At least 20 detectives are investigating the Adelaide pizza shop where an employee on a temporary graduate visa lied to contact tracers, plunging South Australia into the hardest lockdown in the country.
Police have revealed the worker, who initially claimed he was a customer at the Woodville Pizza Bar in Adelaide's north, is a 36-year-old Spanish man, lawfully in Australia on a temporary graduate visa which is due to expire in mid-December.
"There is a spotlight that has been shone on the pizza bar as a result of these circumstances … We are interested in speaking to at least two other people who we believe can assist us with our inquiries, and my investigators will remain in contact with those in due course," South Australia Police Commissioner Grant Stevens said.
Police boosted patrols at the pizzeria after the Premier said an employee’s lie had resulted in the SA lockdown.Credit:Getty Images
"I can't elaborate any further in relation to the circumstances, this is obviously now an ongoing investigation."
A hard lockdown in South Australia is due to end on Saturday night, three days earlier than originally planned after authorities uncovered the pizza shop worker’s lie.
Authorities originally thought the man in question had contracted the virus after buying a pizza from the shop, leading to concerns about potential widespread community transmission and a possible "super strain" of the virus being passed on via surfaces.
Instead, the man had worked shifts at the pizza bar where he was infected while working alongside a security guard who had contracted the virus at the Peppers Waymouth quarantine hotel in Adelaide's CBD.
Mr Stevens said it was "fair to say that had this person been more upfront with us we would not have instituted a six-day lockdown".
"This is the one element that pushed us from the level of restrictions we were implementing on Tuesday to a much harsher regime," he said.
But he defended the initial lockdown based on the information known at the time.
"I think the actions in the first instance where appropriate … the contact tracing process is not as straightforward as people might expect it to be and the need to act quickly is always there."
He also said authorities did not want to create a culture of fear around disclosing information to contact tracers.
"We are taking a fair and objective approach to this, we don't go in with preconceived ideas from an investigative point of view," he said.
"We would certainly encourage anybody who is being spoken to by our contact traces to be honest and upfront. It is a confidential interview between them and the contact tracer, [we are not] interested in [investigating] information for police purposes."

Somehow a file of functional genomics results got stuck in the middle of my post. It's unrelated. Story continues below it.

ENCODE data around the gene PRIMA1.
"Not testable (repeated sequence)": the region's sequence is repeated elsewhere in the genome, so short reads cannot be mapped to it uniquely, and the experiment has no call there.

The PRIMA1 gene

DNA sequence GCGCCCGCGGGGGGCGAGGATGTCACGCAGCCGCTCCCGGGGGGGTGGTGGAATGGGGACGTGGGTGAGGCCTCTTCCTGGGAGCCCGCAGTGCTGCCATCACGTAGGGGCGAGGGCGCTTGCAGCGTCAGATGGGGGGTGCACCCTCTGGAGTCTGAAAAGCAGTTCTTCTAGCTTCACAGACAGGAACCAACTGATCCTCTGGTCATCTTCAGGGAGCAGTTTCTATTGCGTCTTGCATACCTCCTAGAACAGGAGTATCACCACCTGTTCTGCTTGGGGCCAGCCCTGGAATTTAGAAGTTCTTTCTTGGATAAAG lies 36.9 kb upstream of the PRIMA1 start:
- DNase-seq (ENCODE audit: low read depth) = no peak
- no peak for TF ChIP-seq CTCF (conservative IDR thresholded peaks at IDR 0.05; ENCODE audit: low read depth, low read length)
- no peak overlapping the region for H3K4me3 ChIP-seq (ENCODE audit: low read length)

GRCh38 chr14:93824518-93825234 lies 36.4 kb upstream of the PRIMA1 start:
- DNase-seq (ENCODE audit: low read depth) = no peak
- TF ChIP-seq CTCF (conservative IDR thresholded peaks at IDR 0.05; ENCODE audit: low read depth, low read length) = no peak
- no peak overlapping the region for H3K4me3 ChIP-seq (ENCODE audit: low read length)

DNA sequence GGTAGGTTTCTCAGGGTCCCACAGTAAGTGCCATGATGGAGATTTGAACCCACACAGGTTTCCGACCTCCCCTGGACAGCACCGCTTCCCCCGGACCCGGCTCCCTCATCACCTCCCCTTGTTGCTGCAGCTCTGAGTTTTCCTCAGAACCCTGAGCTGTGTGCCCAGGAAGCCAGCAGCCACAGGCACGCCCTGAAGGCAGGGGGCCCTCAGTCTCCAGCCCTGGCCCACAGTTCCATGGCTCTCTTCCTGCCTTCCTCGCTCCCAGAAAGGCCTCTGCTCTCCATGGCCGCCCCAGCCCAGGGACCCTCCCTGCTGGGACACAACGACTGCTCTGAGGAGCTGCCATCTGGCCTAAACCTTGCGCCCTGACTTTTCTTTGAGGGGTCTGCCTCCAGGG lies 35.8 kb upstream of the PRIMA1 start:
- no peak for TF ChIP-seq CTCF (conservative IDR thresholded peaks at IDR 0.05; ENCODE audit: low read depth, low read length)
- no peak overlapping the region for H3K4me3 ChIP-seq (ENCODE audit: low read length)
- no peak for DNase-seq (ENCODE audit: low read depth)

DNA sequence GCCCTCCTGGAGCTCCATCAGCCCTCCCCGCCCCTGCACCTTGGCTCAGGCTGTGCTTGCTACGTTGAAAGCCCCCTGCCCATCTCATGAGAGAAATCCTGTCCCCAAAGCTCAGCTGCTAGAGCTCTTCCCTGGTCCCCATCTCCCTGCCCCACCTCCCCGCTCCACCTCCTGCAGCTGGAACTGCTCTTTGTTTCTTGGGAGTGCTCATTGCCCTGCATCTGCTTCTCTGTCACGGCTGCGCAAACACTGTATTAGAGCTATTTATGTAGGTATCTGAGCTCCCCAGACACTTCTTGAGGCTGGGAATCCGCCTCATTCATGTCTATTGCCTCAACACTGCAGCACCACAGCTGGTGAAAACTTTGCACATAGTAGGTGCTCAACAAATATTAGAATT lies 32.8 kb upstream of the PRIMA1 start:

One new case, already in quarantine
South Australia will persist with its plans to lift its six-day lockdown early after only one new COVID-19 case was detected on Saturday.
The new case is the partner of a previous case and is already in quarantine. "They don't pose any risk at all to the community," said Chief Health Officer Professor Nicola Spurrier.
There were no further cases of undetected community transmission after 19,000 people were tested for COVID-19 on Friday.
The Parafield cluster which sparked the initial lockdown now spans 26 cases.
South Australian health authorities have identified more than 5400 contacts who are now isolating due to direct links to the cluster.
But Professor Spurrier said SA Health was still working to get in touch with 40 close contacts it had not yet been able to communicate with. "That is a big push today," she said.
Premier Stephen Marshall said South Australians were "absolutely delighted that as of midnight tonight we will be lifting the stay-at-home order".
"I also know that many South Australians were absolutely delighted and relieved yesterday when we announced that people could get out for exercise within their family or household groups for up to two hours per day," he said.
But he said the state was "not out of woods yet".
"The expert health advice we have received is that we are still managing a very dangerous cluster and although we are reducing those restrictions, we are still very concerned about this cluster," he said.
Health authorities are still working to identify and quarantine cases linked to the Parafield cluster but Mr Marshall said it was "great news" there had not been widespread transmission.
"We don't have widespread community transmission and every case can be traced back to its origin," he said.
Mr Stevens said the state was aiming to remove all new restrictions by December 1 if all coronavirus clusters are contained. South Australia would also remove its border restriction with Victoria on that date.
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